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Here's Why We're A Bit Worried About ContextLogic's (NASDAQ:WISH) Cash Burn Situation

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·4 min read
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Just because a business does not make any money, does not mean that the stock will go down. For example, although software-as-a-service business Salesforce.com lost money for years while it grew recurring revenue, if you held shares since 2005, you'd have done very well indeed. But while the successes are well known, investors should not ignore the very many unprofitable companies that simply burn through all their cash and collapse.

So, the natural question for ContextLogic (NASDAQ:WISH) shareholders is whether they should be concerned by its rate of cash burn. In this article, we define cash burn as its annual (negative) free cash flow, which is the amount of money a company spends each year to fund its growth. We'll start by comparing its cash burn with its cash reserves in order to calculate its cash runway.

See our latest analysis for ContextLogic

Does ContextLogic Have A Long Cash Runway?

A company's cash runway is calculated by dividing its cash hoard by its cash burn. When ContextLogic last reported its balance sheet in March 2022, it had zero debt and cash worth US$1.0b. In the last year, its cash burn was US$747m. So it had a cash runway of approximately 16 months from March 2022. Importantly, analysts think that ContextLogic will reach cashflow breakeven in 4 years. Essentially, that means the company will either reduce its cash burn, or else require more cash. You can see how its cash balance has changed over time in the image below.

debt-equity-history-analysis
debt-equity-history-analysis

How Well Is ContextLogic Growing?

One thing for shareholders to keep front in mind is that ContextLogic increased its cash burn by 229% in the last twelve months. While that's concerning on it's own, the fact that operating revenue was actually down 48% over the same period makes us positively tremulous. Considering these two factors together makes us nervous about the direction the company seems to be heading. Clearly, however, the crucial factor is whether the company will grow its business going forward. So you might want to take a peek at how much the company is expected to grow in the next few years.

Can ContextLogic Raise More Cash Easily?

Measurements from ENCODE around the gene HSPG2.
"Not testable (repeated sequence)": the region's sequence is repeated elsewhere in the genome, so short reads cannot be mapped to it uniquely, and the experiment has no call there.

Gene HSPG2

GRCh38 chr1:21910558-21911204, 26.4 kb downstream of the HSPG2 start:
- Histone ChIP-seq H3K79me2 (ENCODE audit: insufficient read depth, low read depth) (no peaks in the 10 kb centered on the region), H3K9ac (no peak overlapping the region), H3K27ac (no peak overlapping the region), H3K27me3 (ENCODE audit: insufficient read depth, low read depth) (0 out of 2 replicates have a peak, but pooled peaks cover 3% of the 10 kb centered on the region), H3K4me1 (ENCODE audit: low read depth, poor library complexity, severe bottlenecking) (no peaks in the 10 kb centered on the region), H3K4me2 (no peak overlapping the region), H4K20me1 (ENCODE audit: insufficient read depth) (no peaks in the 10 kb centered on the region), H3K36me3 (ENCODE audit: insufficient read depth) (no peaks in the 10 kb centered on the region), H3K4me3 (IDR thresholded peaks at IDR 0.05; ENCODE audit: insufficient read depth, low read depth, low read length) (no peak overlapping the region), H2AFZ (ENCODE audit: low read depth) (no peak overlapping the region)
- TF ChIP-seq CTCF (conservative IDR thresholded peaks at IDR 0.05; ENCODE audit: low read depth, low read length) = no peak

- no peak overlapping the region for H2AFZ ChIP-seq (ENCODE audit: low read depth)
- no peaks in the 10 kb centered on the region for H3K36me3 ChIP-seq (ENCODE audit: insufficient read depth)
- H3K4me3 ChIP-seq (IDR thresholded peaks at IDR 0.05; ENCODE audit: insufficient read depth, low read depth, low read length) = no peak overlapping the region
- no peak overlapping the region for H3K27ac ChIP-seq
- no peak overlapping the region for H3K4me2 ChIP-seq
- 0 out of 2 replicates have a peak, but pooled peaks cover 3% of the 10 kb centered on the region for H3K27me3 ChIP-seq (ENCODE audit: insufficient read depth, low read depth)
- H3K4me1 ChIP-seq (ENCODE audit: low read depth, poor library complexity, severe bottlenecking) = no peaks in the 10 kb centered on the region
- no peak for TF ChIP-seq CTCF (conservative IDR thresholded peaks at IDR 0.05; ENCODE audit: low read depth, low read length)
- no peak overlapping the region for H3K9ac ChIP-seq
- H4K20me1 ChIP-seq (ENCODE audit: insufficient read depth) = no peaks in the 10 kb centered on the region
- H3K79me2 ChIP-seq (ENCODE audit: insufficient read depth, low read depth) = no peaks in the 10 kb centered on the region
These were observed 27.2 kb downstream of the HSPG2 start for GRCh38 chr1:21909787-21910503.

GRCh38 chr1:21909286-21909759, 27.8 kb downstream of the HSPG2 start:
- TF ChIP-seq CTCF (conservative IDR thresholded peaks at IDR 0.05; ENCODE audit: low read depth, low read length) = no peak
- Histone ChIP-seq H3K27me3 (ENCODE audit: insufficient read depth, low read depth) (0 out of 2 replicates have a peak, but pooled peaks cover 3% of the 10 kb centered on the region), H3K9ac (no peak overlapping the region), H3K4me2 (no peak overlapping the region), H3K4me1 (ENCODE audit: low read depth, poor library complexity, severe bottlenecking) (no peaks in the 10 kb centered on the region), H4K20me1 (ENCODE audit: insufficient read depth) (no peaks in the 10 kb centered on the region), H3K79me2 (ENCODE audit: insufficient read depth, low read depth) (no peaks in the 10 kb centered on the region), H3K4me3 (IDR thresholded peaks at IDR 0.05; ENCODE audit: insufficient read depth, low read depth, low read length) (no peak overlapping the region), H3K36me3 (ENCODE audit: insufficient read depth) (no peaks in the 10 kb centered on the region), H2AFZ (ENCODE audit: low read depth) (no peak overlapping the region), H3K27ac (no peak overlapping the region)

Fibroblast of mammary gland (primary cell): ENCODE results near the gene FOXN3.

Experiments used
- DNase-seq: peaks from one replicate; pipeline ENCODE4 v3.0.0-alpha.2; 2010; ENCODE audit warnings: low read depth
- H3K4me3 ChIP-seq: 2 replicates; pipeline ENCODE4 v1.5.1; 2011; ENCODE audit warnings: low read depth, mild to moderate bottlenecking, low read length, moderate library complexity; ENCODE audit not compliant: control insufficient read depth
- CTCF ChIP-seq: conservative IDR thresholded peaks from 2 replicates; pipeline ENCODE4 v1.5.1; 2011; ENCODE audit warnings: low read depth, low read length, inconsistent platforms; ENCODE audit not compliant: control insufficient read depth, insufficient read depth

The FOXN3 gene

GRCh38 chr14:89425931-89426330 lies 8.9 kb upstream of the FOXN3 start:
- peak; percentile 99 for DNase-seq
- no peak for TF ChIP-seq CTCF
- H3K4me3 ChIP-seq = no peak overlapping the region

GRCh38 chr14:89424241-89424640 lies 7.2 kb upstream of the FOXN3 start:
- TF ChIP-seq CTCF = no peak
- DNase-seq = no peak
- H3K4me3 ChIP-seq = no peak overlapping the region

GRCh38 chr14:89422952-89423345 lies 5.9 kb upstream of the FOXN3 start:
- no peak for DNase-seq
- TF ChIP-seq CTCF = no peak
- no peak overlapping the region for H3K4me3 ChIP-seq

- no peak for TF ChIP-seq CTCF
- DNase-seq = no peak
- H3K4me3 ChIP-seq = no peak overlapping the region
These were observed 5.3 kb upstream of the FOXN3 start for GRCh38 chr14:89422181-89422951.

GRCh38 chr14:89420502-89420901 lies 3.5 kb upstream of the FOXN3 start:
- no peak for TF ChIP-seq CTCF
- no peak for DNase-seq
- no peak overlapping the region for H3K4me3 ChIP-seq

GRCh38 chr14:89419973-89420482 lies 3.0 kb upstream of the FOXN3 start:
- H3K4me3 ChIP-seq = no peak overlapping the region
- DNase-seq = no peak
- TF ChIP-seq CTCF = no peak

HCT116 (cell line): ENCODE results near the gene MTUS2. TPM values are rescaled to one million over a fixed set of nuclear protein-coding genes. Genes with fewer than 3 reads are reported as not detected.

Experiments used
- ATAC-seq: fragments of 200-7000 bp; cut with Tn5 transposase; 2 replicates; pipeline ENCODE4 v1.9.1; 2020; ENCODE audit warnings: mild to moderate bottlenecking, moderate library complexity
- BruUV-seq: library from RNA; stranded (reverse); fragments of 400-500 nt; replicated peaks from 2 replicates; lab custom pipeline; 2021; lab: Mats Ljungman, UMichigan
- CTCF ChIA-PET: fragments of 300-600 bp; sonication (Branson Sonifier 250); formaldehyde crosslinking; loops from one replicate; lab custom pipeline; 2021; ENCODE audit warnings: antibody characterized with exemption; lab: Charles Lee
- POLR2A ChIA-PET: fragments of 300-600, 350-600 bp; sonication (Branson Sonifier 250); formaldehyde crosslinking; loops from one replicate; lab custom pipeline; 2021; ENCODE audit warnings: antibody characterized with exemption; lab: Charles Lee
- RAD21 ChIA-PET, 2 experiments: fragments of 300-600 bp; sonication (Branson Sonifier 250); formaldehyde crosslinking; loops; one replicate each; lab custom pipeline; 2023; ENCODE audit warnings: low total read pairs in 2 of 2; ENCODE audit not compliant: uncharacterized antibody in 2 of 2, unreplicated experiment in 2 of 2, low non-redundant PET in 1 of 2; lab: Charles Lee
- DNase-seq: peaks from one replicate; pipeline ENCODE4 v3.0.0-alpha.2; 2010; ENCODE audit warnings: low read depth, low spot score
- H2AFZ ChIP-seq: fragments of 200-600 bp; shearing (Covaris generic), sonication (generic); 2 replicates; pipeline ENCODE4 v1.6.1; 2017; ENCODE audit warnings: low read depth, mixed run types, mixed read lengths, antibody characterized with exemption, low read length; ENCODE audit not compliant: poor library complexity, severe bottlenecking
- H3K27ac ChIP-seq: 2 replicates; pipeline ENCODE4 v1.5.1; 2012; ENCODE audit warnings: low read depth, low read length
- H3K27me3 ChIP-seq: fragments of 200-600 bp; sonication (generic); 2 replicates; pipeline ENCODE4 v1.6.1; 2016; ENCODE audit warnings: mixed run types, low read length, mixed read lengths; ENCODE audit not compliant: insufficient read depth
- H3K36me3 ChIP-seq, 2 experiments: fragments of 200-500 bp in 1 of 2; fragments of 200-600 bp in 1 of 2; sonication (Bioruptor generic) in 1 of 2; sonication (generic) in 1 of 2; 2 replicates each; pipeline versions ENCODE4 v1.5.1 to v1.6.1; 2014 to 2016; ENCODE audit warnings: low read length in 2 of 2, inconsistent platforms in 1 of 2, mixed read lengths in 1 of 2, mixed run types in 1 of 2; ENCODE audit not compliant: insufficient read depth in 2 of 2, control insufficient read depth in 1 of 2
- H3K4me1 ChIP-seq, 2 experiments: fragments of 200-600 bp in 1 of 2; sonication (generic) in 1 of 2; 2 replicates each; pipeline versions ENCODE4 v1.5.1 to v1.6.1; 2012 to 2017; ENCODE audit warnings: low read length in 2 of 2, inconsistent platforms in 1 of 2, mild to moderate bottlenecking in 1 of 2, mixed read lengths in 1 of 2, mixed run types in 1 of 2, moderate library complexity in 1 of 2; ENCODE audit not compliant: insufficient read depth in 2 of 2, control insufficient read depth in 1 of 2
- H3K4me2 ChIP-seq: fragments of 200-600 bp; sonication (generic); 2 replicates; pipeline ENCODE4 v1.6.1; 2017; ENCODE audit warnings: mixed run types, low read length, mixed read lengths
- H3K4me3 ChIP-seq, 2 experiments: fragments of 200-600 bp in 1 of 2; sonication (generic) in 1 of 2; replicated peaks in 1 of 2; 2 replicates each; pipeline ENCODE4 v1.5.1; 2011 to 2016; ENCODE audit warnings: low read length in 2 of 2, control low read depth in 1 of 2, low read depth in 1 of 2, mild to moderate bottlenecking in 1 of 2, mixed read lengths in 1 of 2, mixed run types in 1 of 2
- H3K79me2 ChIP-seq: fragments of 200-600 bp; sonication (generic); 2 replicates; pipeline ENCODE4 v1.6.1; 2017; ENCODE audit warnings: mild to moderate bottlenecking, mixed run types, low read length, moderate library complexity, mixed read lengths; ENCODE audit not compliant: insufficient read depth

Since ContextLogic can't yet boast improving growth metrics, the market will likely be considering how it can raise more cash if need be. Generally speaking, a listed business can raise new cash through issuing shares or taking on debt. One of the main advantages held by publicly listed companies is that they can sell shares to investors to raise cash and fund growth. By looking at a company's cash burn relative to its market capitalisation, we gain insight on how much shareholders would be diluted if the company needed to raise enough cash to cover another year's cash burn.

Since it has a market capitalisation of US$1.0b, ContextLogic's US$747m in cash burn equates to about 72% of its market value. Given how large that cash burn is, relative to the market value of the entire company, we'd consider it to be a high risk stock, with the real possibility of extreme dilution.

How Risky Is ContextLogic's Cash Burn Situation?

On this analysis of ContextLogic's cash burn, we think its cash runway was reassuring, while its increasing cash burn has us a bit worried. Shareholders can take heart from the fact that analysts are forecasting it will reach breakeven. After considering the data discussed in this article, we don't have a lot of confidence that its cash burn rate is prudent, as it seems like it might need more cash soon. Its important for readers to be cognizant of the risks that can affect the company's operations, and we've picked out 4 warning signs for ContextLogic that investors should know when investing in the stock.

Of course, you might find a fantastic investment by looking elsewhere. So take a peek at this free list of companies insiders are buying, and this list of stocks growth stocks (according to analyst forecasts)

Have feedback on this article? Concerned about the content? Get in touch with us directly. Alternatively, email editorial-team (at) simplywallst.com.

This article by Simply Wall St is general in nature. We provide commentary based on historical data and analyst forecasts only using an unbiased methodology and our articles are not intended to be financial advice. It does not constitute a recommendation to buy or sell any stock, and does not take account of your objectives, or your financial situation. We aim to bring you long-term focused analysis driven by fundamental data. Note that our analysis may not factor in the latest price-sensitive company announcements or qualitative material. Simply Wall St has no position in any stocks mentioned.

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